Scientists at OMRF have discovered how mutations in one specific gene can cause two distinct and rare diseases.
OMRF researcher Lorin Olson, Ph.D., studies a protein signal called platelet-derived growth factor (PDGF), which plays a key role in the body’s ability to repair wounds. But too much PDGF promotes fibrosis and inflammation, making proper balance key. Olson’s research focuses on understanding how PDGF works.
In a new paper published in the journal Genes and Development, Olson and his team have shown how too much PDGF causes disease. Specifically, they’ve found how mutations in PDGF receptor beta (PDGFRB) can trigger two rare diseases, Penttinen syndrome and Kosaki overgrowth syndrome.
“Typically, mutations in the same gene are predicted to have the same outcome,” said Olson. “So we were puzzled by reports that two unique diseases were coming from the same mutant gene.”
Penttinen syndrome is characterized by the appearance of premature aging. The condition can also result in age-related problems like osteoporosis, facial deformity and bone defects like scoliosis. Kosaki overgrowth syndrome can lead to skeletal overgrowth, fragile skin and facial deformity.
Using mouse models, Olson was able to show that the diseases caused by PDGFRB mutations are largely determined by a modifying gene called STAT1. When STAT1 was present along with a PDGFRB mutation, it led to the appearance of premature aging in mice, similar to what happens in Penttinen syndrome in humans. On the other hand, if a PDGFRB mutation occurred in the absence of STAT1, they saw overgrowth in mice similar to symptoms of Kosaki overgrowth syndrome.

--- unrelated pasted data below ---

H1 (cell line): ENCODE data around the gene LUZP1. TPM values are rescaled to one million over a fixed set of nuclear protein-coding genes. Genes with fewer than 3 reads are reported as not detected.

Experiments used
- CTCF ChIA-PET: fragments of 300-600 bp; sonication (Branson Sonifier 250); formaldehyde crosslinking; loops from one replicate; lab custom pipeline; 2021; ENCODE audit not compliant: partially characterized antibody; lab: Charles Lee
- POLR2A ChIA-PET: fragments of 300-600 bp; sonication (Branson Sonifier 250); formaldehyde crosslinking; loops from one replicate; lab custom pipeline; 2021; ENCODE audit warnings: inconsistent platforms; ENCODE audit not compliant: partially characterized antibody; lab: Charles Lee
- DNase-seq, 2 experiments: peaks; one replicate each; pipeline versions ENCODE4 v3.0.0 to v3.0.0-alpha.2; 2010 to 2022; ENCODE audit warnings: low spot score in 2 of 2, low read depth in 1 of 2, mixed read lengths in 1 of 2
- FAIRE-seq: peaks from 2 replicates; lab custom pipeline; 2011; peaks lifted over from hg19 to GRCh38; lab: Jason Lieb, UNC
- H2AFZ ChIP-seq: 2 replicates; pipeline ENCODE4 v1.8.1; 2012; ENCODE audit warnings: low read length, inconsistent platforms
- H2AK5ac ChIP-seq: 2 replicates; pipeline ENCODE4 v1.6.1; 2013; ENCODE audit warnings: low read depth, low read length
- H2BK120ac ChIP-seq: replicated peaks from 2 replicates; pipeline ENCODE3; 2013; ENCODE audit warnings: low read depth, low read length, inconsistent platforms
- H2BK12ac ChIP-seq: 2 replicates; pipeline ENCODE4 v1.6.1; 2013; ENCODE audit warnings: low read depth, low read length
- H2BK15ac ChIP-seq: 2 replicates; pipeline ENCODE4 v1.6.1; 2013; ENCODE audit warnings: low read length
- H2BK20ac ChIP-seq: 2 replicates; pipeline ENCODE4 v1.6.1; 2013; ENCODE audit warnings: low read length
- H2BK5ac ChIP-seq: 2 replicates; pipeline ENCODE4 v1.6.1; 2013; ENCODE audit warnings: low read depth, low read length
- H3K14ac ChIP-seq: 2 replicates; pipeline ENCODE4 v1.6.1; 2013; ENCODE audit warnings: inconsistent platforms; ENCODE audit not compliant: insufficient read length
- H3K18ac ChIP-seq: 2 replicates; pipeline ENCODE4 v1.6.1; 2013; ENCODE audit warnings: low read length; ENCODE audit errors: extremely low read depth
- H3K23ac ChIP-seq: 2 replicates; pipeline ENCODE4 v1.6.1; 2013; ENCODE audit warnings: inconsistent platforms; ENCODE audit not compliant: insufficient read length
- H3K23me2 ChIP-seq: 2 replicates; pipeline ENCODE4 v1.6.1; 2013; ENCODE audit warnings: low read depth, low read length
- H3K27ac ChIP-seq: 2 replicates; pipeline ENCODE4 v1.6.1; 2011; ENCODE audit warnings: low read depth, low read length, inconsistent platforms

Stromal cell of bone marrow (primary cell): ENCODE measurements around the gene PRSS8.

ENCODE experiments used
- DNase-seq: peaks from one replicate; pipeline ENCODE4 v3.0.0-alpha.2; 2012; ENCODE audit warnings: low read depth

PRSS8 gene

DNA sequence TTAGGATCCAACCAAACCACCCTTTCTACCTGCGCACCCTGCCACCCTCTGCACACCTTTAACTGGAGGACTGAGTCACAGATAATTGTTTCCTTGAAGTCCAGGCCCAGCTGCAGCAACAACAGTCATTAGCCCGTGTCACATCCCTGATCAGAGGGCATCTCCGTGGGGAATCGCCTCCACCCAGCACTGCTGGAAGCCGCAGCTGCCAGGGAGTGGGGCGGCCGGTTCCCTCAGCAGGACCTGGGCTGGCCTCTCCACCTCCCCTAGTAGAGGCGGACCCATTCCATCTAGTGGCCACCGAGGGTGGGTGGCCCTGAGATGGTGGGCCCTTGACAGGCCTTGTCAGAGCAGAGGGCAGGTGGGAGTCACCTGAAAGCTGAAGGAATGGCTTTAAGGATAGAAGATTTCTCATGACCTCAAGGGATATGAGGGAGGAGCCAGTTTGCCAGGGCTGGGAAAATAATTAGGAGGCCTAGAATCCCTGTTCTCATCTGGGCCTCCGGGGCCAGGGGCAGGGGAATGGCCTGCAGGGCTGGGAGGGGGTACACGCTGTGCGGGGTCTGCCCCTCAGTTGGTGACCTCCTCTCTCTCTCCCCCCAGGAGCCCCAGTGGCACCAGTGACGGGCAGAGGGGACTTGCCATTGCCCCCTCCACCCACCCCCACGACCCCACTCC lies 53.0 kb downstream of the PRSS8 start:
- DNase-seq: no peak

As a result, Olson and his lab were able to pinpoint STAT1 as a determining factor in which disease results from mutations in the PDGFRB gene.
“Humans aren’t likely to be missing STAT1 altogether, or they would have a host of other problems,” said Olson. “But there may be strong or weak versions of this gene in humans that are affecting the consequence of the PDGFRB mutation. By understanding STAT1 and what can happen when it’s over-activated or inactivated, it might suggest new ways to treat these diseases.”
Olson said drugs already exist that inhibit PDGFRB mutations, as well as others that work on the STAT1 pathway, so these findings open the door to more treatment options and a launching point to pursue future therapies.
Olson came to OMRF from the Mt. Sinai School of Medicine in New York, New York, in 2010. He received his Ph.D. from the University of California, San Diego, and now is an associate member in OMRF’s Cardiovascular Biology Research Program.
Other OMRF researchers who contributed to the findings were Shayna Medley, Jang Kim, Chengyi Sun, Ph.D., Hae Ryong Kwon, Ph.D., Hiromi Sakashita, Ph.D., Yair Pincu, Ph.D., Longbiao Yao, M.D., and Timothy Griffin, Ph.D. Other former OMRF scientists involved in the work were Chaoyong He, Ph.D., and Danielle Eppard.
National Institutes of Health grants that helped to fund this research include P20GM103636 from the National Institute of General Medical Sciences and R01AR070235 from the National Institute of Arthritis and Musculoskeletal and Skin Diseases. This research was also supported by additional funds from the Oklahoma Center for Adult Stem Cell Research, a program of TSET, and the Pew Charitable Trusts.